SPRINGFIELD, Mo. -- The memory is faded, but no less bitter now. In fact, if you look close enough, you can almost see the exact moment when hearts were ripped from chests.
"There are really no words to describe what you feel like," the retired athletic director said. "It crushed us all."
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Put it this way: How would you like to invite the nation into your home for the biggest moment of your life, then have it turn into an America's Funniest Videos moment? It has happened here at Missouri State.
"We didn't think. We weren't guessing. It was a celebration," the former coach said. "Everybody was in a great mood. We knew we were going."
... to the NCAA Tournament. Except Missouri State didn't. Not in 2006, when the Bears became bracket martyrs for all the world to see. Not with a CBS camera aimed at the team that Selection Sunday. Overall, Missouri State hasn't been in the bracket since 1999 -- 12 long years. Sure, programs have been absent from the bracket for longer periods. It's the way it has all gone down for the Bears. Three times since 2000 this clean-living, hard-working program tucked into the southwest corner of Missouri has been left out of the tournament with an RPI in the top 36.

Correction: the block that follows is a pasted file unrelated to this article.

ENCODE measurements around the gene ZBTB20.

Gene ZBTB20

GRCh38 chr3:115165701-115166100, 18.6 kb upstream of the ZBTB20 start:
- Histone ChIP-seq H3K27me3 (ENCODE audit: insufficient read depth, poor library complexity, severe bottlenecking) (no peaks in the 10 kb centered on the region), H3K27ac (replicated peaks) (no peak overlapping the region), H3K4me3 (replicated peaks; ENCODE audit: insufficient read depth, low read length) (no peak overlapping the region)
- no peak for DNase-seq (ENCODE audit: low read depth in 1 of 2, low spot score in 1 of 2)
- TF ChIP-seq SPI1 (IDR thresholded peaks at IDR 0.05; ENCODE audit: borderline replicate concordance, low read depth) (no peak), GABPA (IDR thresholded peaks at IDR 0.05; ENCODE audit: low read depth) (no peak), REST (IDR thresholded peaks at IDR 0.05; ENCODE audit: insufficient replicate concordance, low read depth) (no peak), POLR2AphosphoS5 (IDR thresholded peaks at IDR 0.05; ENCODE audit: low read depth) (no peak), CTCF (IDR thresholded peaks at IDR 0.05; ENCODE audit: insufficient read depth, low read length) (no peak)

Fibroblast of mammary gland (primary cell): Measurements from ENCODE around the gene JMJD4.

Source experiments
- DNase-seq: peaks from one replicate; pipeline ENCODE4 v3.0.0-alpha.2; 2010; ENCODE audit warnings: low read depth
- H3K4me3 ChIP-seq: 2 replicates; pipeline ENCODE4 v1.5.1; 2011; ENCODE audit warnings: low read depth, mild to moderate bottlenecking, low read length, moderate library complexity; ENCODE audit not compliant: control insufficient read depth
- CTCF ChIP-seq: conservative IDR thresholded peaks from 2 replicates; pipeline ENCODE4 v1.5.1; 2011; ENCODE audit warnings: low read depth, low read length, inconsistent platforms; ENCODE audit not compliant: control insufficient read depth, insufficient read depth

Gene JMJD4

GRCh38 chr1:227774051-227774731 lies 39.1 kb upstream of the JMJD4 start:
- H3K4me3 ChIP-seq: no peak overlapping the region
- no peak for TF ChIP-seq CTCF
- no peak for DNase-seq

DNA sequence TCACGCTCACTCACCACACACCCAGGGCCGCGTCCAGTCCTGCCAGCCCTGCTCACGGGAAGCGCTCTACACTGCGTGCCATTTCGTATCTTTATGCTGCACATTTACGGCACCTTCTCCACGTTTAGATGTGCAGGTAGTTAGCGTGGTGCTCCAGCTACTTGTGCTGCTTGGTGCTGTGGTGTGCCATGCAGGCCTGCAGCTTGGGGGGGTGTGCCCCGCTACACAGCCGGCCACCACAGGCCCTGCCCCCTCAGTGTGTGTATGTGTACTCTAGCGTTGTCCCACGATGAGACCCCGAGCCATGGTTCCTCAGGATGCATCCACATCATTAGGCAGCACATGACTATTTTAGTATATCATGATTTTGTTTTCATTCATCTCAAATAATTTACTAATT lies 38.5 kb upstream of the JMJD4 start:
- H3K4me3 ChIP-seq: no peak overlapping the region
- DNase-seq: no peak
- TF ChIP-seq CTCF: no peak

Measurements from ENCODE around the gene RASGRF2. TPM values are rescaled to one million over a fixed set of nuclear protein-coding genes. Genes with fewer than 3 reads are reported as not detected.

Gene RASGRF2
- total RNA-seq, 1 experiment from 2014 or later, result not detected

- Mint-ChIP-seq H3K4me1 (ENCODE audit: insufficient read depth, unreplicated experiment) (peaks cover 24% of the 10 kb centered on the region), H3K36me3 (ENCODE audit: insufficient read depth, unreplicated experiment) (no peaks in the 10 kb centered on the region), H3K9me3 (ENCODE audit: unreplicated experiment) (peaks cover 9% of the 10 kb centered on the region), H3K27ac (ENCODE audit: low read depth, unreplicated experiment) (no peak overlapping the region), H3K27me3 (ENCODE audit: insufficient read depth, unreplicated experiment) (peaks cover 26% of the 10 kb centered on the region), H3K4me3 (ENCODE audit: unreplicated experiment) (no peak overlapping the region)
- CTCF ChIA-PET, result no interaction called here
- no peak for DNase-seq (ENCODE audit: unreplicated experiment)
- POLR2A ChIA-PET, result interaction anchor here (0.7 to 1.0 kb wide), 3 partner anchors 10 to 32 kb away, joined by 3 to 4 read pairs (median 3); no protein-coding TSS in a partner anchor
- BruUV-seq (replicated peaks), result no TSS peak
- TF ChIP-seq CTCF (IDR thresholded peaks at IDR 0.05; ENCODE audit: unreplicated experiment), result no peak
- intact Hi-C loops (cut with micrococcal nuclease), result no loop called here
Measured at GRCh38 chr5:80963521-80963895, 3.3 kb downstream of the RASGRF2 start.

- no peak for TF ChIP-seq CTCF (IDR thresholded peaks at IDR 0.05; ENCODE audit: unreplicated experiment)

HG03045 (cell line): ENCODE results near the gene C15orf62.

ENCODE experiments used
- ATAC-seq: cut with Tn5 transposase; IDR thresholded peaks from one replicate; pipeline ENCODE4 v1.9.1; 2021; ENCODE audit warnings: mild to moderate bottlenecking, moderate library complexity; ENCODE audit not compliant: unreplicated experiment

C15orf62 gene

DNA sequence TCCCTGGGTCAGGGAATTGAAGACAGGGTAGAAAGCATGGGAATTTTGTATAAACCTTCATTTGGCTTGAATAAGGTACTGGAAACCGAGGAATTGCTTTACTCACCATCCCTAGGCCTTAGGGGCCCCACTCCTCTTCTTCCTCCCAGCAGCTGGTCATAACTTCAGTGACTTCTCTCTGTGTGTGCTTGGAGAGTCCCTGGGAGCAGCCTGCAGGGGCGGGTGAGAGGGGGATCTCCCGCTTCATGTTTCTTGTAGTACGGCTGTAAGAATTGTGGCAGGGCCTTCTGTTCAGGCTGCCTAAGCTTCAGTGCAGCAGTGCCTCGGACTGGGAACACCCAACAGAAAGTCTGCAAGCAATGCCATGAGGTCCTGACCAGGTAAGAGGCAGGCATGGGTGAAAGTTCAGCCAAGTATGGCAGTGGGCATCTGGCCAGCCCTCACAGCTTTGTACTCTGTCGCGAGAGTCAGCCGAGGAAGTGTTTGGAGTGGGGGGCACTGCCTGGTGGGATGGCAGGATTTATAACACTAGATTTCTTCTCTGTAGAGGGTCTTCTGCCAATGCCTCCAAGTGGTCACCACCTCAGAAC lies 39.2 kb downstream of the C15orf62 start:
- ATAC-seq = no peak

The one that sticks with Barry Hinson, the former coach, and Bill Rowe, the former athletic director, is the one that's still the record. In 2005-06 the Bears went 20-8 in the regular season, finished tied for second in what was then the best mid-major conference in the country and were left with jaws hanging. CBS was there to chronicle a celebration. It ended up with what turned out to be one of the low points in the program's history. The Bears of that season were the team with the highest RPI (No. 21) ever to get left out of the tournament.
The NCAA selection chairman will tell you the Ratings Percentage Index is only one part of the selection process. But here in Springfield, no one can tell them why they can't get over the hump.